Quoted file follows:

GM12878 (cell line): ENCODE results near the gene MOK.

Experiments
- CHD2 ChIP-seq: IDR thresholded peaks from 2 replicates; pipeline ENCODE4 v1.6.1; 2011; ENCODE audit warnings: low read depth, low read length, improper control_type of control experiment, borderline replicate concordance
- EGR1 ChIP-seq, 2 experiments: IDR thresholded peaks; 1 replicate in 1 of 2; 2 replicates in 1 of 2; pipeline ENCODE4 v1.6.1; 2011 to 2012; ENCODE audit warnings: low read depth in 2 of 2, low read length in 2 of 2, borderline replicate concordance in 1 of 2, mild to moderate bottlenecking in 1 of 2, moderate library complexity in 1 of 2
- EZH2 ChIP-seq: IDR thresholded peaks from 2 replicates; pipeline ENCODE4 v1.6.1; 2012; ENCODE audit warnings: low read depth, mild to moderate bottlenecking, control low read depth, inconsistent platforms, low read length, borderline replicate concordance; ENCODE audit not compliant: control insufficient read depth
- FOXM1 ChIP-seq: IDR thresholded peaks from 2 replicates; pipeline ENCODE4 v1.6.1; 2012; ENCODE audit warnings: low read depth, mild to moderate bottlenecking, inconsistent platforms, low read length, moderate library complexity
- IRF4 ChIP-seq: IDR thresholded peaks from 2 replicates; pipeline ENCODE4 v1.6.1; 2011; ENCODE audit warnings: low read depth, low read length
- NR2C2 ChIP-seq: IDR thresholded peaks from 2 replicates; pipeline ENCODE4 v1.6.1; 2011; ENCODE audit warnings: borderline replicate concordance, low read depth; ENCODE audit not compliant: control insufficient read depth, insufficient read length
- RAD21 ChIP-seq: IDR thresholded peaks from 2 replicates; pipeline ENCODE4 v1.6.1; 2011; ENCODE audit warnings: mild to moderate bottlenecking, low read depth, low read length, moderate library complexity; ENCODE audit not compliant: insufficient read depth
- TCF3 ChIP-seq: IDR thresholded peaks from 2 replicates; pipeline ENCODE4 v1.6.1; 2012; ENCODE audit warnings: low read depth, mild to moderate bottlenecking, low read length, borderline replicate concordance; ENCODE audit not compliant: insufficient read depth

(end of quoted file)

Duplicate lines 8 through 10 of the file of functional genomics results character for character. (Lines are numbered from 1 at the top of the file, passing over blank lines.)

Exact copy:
- NR2C2 ChIP-seq: IDR thresholded peaks from 2 replicates; pipeline ENCODE4 v1.6.1; 2011; ENCODE audit warnings: borderline replicate concordance, low read depth; ENCODE audit not compliant: control insufficient read depth, insufficient read length
- RAD21 ChIP-seq: IDR thresholded peaks from 2 replicates; pipeline ENCODE4 v1.6.1; 2011; ENCODE audit warnings: mild to moderate bottlenecking, low read depth, low read length, moderate library complexity; ENCODE audit not compliant: insufficient read depth
- TCF3 ChIP-seq: IDR thresholded peaks from 2 replicates; pipeline ENCODE4 v1.6.1; 2012; ENCODE audit warnings: low read depth, mild to moderate bottlenecking, low read length, borderline replicate concordance; ENCODE audit not compliant: insufficient read depth